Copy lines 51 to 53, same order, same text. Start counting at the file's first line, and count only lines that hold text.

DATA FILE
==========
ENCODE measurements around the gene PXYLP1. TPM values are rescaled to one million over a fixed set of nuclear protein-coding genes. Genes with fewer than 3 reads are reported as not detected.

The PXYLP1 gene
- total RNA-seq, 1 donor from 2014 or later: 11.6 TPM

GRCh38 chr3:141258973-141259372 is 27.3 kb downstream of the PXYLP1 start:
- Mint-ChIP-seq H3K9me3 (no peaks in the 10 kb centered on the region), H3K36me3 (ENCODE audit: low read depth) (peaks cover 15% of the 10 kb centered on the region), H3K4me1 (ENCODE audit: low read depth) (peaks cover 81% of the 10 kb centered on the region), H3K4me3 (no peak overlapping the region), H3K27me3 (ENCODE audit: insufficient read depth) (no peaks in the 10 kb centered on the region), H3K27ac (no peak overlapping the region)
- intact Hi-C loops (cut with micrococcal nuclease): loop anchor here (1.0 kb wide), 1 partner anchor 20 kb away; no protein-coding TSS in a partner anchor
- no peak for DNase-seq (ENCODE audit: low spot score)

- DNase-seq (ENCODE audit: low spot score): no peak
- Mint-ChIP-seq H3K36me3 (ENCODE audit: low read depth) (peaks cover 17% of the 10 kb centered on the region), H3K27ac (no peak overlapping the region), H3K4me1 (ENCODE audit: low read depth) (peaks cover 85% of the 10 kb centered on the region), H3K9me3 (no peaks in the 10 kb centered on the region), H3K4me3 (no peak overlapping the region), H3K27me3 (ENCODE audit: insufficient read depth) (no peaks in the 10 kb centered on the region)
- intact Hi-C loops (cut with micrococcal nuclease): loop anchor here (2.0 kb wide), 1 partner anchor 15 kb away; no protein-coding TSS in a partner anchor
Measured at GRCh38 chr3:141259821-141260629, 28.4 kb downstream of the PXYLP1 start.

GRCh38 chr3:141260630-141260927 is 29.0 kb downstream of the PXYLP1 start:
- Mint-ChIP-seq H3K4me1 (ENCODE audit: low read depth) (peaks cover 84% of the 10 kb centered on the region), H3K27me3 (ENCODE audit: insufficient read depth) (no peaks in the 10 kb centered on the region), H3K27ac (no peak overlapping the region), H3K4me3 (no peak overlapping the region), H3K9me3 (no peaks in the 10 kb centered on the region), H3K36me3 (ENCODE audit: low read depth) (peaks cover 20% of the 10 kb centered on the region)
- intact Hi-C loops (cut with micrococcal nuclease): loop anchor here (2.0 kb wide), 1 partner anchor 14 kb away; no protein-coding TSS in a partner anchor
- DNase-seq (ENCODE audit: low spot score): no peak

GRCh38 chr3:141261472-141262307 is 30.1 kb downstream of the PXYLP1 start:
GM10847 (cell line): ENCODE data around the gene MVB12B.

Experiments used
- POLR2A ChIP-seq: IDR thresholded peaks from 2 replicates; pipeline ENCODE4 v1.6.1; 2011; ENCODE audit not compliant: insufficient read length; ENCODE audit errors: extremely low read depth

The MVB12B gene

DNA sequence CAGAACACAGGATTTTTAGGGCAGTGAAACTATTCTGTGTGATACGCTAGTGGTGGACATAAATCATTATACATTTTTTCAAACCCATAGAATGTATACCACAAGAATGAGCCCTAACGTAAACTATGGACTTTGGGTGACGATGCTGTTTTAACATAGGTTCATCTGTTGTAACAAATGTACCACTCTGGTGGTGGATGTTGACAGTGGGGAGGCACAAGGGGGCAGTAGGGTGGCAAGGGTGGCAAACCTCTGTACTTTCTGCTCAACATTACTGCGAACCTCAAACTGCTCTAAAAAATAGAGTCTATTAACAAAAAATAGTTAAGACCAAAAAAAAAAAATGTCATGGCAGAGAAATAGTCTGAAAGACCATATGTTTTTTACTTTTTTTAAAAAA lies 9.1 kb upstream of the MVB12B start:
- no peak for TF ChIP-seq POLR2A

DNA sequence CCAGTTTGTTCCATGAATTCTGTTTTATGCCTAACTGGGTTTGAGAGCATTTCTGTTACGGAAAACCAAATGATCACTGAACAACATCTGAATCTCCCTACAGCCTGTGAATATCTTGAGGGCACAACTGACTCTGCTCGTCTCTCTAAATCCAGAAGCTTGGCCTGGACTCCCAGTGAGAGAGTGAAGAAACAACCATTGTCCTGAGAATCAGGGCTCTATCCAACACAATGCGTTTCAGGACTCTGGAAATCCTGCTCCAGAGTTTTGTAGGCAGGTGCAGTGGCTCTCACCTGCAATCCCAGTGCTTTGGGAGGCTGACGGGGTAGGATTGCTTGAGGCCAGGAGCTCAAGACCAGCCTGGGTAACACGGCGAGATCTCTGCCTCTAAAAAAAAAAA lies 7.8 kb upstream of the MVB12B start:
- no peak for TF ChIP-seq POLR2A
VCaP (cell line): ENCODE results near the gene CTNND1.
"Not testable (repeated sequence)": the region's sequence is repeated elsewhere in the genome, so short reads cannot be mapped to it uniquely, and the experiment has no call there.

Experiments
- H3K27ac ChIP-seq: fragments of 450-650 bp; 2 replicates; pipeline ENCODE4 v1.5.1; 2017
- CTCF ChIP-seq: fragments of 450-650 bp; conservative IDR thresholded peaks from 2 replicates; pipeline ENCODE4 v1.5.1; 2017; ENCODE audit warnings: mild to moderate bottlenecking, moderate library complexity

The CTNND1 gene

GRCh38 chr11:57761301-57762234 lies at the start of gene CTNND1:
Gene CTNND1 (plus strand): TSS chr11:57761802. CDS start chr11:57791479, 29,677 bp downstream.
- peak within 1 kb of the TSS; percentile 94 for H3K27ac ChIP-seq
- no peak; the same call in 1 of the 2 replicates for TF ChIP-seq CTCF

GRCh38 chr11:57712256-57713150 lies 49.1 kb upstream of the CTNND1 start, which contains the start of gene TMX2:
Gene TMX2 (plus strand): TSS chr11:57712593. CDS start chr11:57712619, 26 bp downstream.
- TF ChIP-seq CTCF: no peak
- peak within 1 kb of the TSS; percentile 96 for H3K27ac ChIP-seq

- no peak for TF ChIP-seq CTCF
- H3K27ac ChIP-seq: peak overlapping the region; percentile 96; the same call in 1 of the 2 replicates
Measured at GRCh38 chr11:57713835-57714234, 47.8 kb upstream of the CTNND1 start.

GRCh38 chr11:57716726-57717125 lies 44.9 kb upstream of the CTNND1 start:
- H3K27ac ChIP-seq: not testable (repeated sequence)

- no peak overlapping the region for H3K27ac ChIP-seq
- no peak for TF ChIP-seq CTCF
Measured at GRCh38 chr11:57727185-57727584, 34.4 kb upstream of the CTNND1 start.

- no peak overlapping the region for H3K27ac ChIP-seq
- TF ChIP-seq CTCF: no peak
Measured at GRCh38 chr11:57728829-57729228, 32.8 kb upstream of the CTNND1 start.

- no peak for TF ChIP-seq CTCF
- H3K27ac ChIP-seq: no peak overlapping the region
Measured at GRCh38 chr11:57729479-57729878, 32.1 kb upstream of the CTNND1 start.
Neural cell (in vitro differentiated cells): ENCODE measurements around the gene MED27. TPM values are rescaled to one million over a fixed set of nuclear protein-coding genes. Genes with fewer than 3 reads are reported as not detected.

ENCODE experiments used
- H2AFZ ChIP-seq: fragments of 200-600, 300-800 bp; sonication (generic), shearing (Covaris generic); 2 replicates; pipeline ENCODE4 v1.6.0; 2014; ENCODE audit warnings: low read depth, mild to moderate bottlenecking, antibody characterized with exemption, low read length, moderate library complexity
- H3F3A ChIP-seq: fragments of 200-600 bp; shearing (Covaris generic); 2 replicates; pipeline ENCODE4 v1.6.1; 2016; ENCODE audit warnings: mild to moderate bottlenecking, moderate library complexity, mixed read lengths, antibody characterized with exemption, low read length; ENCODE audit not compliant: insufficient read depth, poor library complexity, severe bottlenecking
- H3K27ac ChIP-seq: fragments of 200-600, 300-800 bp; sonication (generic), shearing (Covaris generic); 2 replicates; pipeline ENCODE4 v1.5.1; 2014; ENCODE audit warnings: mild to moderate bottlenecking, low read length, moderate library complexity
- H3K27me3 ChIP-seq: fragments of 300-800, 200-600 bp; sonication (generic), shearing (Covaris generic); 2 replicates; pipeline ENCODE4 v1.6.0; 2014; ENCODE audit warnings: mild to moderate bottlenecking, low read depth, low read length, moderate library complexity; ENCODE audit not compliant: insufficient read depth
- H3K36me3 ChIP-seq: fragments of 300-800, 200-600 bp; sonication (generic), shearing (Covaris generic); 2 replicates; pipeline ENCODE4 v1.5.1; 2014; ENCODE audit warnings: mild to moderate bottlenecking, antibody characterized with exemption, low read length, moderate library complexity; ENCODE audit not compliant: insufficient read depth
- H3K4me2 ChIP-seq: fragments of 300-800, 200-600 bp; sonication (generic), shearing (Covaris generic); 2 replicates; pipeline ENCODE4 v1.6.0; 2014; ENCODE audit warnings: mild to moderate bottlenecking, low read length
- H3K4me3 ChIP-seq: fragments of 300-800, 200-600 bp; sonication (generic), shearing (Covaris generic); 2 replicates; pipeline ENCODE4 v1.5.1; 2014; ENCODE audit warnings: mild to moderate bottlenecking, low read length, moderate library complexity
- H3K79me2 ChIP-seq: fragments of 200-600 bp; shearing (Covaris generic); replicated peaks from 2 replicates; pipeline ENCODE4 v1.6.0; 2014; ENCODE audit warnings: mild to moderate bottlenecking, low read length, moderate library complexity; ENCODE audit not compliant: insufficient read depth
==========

- H3K27ac ChIP-seq: no peak overlapping the region
Measured at GRCh38 chr11:57729479-57729878, 32.1 kb upstream of the CTNND1 start.
Neural cell (in vitro differentiated cells): ENCODE measurements around the gene MED27. TPM values are rescaled to one million over a fixed set of nuclear protein-coding genes. Genes with fewer than 3 reads are reported as not detected.